Callie Sellers hates rolled meats, but sausage made in Scotland is the exception.
Scottish sausage rolls, meat-filled Scotch pies and steak pies are some dishes the 20 year old said she loves. She looks forward to trying haggis, a traditional meal made of minced sheep liver and seasoned with nutmeg.
The homemade meals and hospitality are daily reminders that studying abroad amid COVID-19 was worthwhile.
About 20 UF students are abroad this semester in the U.K., Denmark, Ireland and South Korea, down from 408 students last Fall. Despite COVID-19 numbers and quarantine mandates, UF students in international exchange programs said they’ve found solace in foreign countries and would rather be abroad.
Sellers, a UF political science and international studies junior, is an exchange student at the University of Glasgow in Scotland and plans to stay for the full school year.
Due to COVID-19 delays in the Scotland education system, Sellers had one month to obtain a U.K. student visa and paid about $2,000 in fees to expedite a four-week process into seven days.
“I left within 39 hours of receiving my visa,” she said, “it was such a whirlwind experience.”
When Callie Sellers stepped foot off the plane and onto Scottish soil on Aug 31, a taxi driver crammed her two bags and her backpack in the trunk, sped to her dorm, and dropped her off to quarantine.
A thermometer, mattress topper, toilet bowl cleaner and face masks were included in her mandatory two-week stay.
Outside of her dorm, restrictions tightened and there’s a chance she won’t be home for Christmas, she said.
A recent outbreak at the University of Glasgow resulted in 124 positive cases, forcing 600 students to self-isolate and avoid bars and restaurants. To compensate, they received £50, or $64.43, to encourage ordering in and a month of free rent, she said.
“I was so amazed,” she said. “You're giving me money for food? O.K., go for it.”
Masks are required indoors and on public transportation, but not outdoors. They offer no benefits outdoors unless in crowded spaces, according to the government website.
Sellers took a 30 minute rail car to Stirling, Scotland, last weekend where she visited Stirling Castle, the key to the kingdom of Scotland. Later that day, she walked to Darnley Coffee House, where she enjoyed a Victorian plum and lavender cordial, a sparkling water drink infused with lavender and plum. Scotland’s charm has made her travel worthwhile, she said.
“I do not regret a thing,” Sellers said. “I'm so happy I'm here.”
Juliet Patterson, a 20-year-old UF business administration senior, is studying at Korea University, in Seoul, South Korea.
On her 17-hour trip Aug. 8, passengers sat in every other seat and wore masks during the flight, she said. Upon arriving, she downloaded a symptom tracking app and quarantined in a one-bedroom studio apartment for two weeks.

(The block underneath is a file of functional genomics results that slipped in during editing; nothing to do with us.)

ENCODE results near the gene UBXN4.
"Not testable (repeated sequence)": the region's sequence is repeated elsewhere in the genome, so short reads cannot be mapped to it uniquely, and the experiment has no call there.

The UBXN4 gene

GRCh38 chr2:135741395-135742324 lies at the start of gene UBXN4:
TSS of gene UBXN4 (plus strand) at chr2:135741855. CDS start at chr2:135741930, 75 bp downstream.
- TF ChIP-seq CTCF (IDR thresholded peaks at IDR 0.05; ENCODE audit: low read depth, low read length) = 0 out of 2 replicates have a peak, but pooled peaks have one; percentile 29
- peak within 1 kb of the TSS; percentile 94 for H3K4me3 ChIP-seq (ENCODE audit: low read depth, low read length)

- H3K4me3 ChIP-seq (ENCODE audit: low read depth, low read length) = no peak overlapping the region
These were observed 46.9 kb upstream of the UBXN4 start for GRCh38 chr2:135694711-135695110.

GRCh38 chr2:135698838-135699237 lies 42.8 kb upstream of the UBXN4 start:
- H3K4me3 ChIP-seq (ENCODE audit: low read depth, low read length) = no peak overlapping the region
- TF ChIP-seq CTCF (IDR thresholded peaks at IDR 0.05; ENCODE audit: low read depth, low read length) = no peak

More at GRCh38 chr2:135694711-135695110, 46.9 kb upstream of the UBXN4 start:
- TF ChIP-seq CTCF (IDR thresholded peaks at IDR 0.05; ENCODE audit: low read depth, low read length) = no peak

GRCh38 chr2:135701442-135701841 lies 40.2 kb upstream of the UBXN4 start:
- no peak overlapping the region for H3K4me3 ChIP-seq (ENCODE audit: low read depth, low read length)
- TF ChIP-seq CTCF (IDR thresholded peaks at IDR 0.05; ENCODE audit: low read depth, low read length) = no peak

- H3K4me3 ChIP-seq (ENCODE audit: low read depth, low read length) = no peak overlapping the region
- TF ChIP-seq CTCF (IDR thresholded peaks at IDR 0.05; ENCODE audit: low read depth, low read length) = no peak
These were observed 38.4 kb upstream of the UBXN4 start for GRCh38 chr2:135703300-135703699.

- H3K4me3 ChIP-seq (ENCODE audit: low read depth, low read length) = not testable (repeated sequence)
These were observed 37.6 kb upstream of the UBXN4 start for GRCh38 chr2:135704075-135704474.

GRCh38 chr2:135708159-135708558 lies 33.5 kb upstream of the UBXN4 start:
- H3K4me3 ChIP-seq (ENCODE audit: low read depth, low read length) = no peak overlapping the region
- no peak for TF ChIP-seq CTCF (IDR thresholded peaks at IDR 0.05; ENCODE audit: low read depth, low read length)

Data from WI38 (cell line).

“I wanted to pull my hair out because I was so bored,” she said. “It felt like being in prison.”
Patterson’s quarantine meals consisted of frozen burgers, rice bowls and ramen from 7-Eleven. She vowed to never eat 7-Eleven again.
“It was nice when I was finally free, and I could explore the new country that I was in,” she said.
After quarantine, she traveled to her first bathhouse and visited a desolate Gyeongbbukgung palace.
While spas and restaurants are open, “nolaebang” or karaoke rooms are not. In addition, masks are mandatory indoors and outdoors.
Patterson said she would stop at nothing to study abroad before she graduated and happily accomplished that goal.
“I really appreciate being able to come here even with all the craziness happening,” she said. “It's really just an incredible experience, and I'd recommend anybody to do it.”
Jill Ranaivoson, the associate director of UF study abroad services, said students had to wait until the last minute to determine if it was safe to travel.
“The students that went abroad this Fall are definitely fighters, they wanted this experience so bad and I'm glad we were able to make it happen for them,” she said.
Sharon Brown, the executive assistant of study abroad services, helped organize the Virtual Fall Study Abroad Fair on Sept. 28. and admits COVID-19 has led some trips to cancel like the College of Business trip in Paris and UF in Ethiopia as well as travel restrictions. Even so, she remains hopeful.
“This is the fair that usually sets up Spring and Summer travel,” Brown said. “We're really trying to keep opportunities available for students.”
The world was thrown a curveball, she said, but students still desire to travel.
“It definitely upended the field of international education,” she said. “We're on the cusp of so much in terms of globalization and student mobility, but I don't think it's the end.”